the early morning before breakfast, Fumika suddenly asks me urgently to
come and look at the calendar. It is December 4th  TAIAN,
good-luck-day, she explains. What I see is a Japanese character.
I suffer from a mean pain in my left calf, which I got yesterday during carrying the umpteenth load of stones. I collect bigger and smaller ones from all over our plot, which I store near our young fig trees, wanting to make something beautiful with them. This is going on for weeks already, behaving like a kind of fool-on-the-hill. Compelled by necessity I play truant and am not in Tosa Kamo, where just now at last the excavator starts to make the pre-conditions for the fundament.
Modifying I define my unwilling
and maybe protesting left lower leg as 'tennis-leg'. This
characterization is not so far to seek as it looks at first glance.
During last summer I had almost everywhere [blessing] muscle pain, also
mean pain in my right arm. Quite a time I endured the pain 'as a man'
until Fumika forced me to visit an acquainted physician in Ino.
His diagnosis relentless: tennis-arm. I never touched a
ball in my entire life let alone a tennis racket, but I manage the
proud ownership of a tennis-arm. I experienced a kind of pride! it
did sound pretty chic. The cause laid far from the tennis world. In
my unequal battle against kaya, that thrived
said-everywhere !, two meters high, also sharp like a razor, this had
to be taken out of the ground including their bunch of roots,
according to local connoisseurs. Already I broke several tools
with my intends to
do so until I bought a 2½ kg ponderous pickaxe. I learned
to swing the axe far behind my head and batter it in a powerful,
ruthless bow diagonally at the border where I assumed the beginning
of a clew of roots. The shock of each blow was mainly absorbed by my
right arm. The poor limb underwent this deed of torture numerous
times a day and chucked up after weeks of ill-treatment.
Kaya, also responsible for cuts all over my body. Unfair, of course, to blame the assertive plant and comfortably neglect my own clumsiness. Anyway, each evening coming back home from working on our land, only after the ofuro, dressed net weight, appeared how many cuts I caught and where.
"Fumika, what is it behind my left earlobe ?" Inspection brought into light that kaya also had struck there with an impressive, long-lasting cut. Thus an opponent of a large caliber. Neither kaya nor I throttled down.
For a while we went every Sunday to the open-air-market of Kochi city near the castle and always returned with arms full of young shrubs and [fruit]trees. My unmannerly zeal to negotiate about the price each time -rather unusual- spread fast. We were served all kind of hilarious jokes and comments about my notorious, but successful attitude from sales people we never met before. It ensured much mutual pleasant social interactions.
People from Tosa
me crazy, that I struck my ax each time at the border of a clew of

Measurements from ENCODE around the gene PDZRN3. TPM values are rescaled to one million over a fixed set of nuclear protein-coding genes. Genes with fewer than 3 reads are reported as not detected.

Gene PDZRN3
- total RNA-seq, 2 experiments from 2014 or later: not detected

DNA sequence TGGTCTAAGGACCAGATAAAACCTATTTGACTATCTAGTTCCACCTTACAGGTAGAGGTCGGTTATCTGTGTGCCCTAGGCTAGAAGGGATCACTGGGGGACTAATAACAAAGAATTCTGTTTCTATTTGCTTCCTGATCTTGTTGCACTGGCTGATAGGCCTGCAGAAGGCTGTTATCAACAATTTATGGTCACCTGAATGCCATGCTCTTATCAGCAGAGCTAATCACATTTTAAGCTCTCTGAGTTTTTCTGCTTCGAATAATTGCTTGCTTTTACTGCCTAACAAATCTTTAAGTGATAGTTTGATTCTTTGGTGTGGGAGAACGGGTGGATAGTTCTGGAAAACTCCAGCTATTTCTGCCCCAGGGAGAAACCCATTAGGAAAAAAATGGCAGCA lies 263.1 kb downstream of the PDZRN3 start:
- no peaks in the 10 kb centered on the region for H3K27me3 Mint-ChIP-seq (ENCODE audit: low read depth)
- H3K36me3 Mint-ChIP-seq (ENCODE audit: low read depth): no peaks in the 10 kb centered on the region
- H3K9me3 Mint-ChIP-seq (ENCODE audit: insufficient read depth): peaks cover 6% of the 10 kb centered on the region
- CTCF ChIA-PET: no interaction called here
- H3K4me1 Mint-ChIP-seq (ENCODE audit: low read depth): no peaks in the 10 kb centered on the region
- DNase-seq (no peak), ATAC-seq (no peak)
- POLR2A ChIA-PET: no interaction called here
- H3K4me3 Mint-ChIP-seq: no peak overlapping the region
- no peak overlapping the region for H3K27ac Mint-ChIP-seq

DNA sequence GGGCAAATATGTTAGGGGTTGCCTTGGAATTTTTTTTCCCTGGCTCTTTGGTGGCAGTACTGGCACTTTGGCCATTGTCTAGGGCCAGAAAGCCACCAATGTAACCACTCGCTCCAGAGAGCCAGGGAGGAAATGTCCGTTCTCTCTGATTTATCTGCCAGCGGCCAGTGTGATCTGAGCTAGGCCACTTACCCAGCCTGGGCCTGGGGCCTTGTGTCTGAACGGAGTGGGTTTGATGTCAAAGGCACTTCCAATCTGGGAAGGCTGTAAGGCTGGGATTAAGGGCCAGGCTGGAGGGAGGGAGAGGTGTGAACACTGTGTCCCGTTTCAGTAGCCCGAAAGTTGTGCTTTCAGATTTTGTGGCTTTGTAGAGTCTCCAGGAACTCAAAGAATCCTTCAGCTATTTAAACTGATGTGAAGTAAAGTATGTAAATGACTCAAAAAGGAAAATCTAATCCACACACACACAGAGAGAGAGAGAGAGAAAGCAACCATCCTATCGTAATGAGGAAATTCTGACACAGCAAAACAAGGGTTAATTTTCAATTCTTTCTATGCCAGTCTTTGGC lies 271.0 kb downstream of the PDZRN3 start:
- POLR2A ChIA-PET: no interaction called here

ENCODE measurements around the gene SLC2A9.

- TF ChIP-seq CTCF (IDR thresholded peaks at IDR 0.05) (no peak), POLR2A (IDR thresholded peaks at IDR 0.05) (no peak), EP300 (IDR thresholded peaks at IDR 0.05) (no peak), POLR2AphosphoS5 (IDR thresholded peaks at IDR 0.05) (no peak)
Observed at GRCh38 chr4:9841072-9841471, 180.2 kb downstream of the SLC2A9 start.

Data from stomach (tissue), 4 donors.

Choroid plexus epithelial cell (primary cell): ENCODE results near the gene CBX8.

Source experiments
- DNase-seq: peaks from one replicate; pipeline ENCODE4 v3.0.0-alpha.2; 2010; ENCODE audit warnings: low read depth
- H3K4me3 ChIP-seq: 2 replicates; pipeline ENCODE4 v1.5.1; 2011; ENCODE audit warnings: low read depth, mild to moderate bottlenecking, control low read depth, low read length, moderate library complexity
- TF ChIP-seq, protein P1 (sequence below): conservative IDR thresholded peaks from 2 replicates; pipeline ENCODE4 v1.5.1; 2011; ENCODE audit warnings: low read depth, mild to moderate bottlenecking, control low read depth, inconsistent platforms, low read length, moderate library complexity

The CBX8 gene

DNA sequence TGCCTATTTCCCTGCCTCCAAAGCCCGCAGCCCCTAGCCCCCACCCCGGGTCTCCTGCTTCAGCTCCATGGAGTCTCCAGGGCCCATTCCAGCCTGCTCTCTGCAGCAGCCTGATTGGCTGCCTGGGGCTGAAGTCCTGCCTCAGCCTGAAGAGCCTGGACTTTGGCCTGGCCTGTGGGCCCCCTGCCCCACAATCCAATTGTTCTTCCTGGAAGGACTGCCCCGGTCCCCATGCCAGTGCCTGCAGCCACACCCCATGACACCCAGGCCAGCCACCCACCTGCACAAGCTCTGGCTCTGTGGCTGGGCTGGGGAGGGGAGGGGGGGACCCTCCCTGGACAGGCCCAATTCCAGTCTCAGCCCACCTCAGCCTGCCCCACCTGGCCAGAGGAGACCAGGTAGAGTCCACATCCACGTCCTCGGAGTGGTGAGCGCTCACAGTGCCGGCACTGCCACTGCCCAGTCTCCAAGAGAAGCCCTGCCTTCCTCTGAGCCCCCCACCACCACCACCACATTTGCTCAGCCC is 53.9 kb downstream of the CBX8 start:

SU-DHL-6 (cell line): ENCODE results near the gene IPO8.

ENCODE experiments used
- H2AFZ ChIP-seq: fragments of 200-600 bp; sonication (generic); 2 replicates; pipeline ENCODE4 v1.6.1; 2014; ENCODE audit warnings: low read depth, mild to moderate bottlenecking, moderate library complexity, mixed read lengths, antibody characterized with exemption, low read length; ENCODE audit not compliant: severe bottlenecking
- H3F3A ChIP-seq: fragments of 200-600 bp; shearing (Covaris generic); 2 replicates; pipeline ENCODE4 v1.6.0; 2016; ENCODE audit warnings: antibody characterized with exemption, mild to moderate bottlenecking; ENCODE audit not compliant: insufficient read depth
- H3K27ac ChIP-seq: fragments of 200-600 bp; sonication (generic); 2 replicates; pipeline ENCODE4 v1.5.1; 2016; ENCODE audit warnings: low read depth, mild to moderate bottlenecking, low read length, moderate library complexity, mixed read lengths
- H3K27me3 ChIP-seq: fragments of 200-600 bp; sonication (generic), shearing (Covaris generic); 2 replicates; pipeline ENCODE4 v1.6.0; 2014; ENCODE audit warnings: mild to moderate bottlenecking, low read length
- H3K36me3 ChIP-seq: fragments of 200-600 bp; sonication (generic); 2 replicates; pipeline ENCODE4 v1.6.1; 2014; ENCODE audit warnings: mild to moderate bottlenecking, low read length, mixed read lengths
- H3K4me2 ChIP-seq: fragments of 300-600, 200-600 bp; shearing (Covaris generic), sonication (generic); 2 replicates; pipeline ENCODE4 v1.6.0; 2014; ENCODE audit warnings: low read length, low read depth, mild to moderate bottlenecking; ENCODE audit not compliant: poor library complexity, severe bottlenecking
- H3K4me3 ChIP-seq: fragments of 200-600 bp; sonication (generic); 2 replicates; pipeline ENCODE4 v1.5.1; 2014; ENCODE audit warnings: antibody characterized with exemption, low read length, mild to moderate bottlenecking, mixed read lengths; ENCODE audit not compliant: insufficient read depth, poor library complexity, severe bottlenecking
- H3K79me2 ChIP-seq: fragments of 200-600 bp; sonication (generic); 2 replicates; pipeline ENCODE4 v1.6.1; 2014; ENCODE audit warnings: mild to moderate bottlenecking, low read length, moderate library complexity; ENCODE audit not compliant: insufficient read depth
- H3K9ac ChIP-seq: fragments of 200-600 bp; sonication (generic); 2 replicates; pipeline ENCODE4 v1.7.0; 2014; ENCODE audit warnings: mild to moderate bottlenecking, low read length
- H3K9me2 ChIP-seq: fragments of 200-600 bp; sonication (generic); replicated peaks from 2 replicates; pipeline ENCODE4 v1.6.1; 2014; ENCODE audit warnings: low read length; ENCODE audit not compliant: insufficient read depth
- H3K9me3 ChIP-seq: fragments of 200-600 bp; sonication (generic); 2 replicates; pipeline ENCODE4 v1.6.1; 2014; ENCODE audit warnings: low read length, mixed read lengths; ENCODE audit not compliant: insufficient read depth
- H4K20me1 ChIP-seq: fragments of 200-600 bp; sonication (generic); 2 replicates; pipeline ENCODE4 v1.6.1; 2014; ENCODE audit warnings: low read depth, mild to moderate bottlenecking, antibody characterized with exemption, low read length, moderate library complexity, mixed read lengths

kaya-roots in short pants and with short sleeves or worse
naked upper part of my body. Much unrequested advice was given:
heavy machinery should be organized, I had to wear long trousers, a
hat and long sleeves were also strict necessary. As northerner
however I tried to catch as much sun as possible. Unwise, because her
[she ?] burnt my skin in no time. Unwise also, because I became an
open invitation for stings of various vermin. On one occasion my
chest showed slowly a deep red burning mark over my full breath
giving me more pain every following day, causing me to visit a
skin-doctor. Seeing my injury he enthusiastic guided me to a large
color poster with pictures of insects. He pointed triumphant at a
miniscule bastard. Truly an immense result compared with its size. I
suffered for about a month.
As headstrong, foreign city boy counts to my favor, that I -though only after months- adapted myself and followed the realistic advices in the end. It was my future neighbor Yamamoto-san who praised me exuberant.
Solely my personal feeling of honor and heavy machinery I could not combine. Did I act a version of Saint George and the dragon ?
Working at daytime in July and August, I believe, that won't happen again. What an immense heat!!
refusing [the price of] the first design, to maintain his form-idea.
We supported him, be it that several of our ideas were part of it.
The two layers were reduced to one and the position of the house was
shifted to south, basically economical measures. The change of
position caused that the fundament too became simpler, as part
of the house would not be constructed anymore in a 'floating' way.
New drawings were necessary.
Uchino-san deserves to be praised loudly for his
Consequently a new application had to be implemented moreover in order to change the [original] destination of the rice-fields for a [small] part once more. We were granted such a change in destination before, but by shifting of the house position, the new, second design became situated on land, which still had the former rice-field-destination.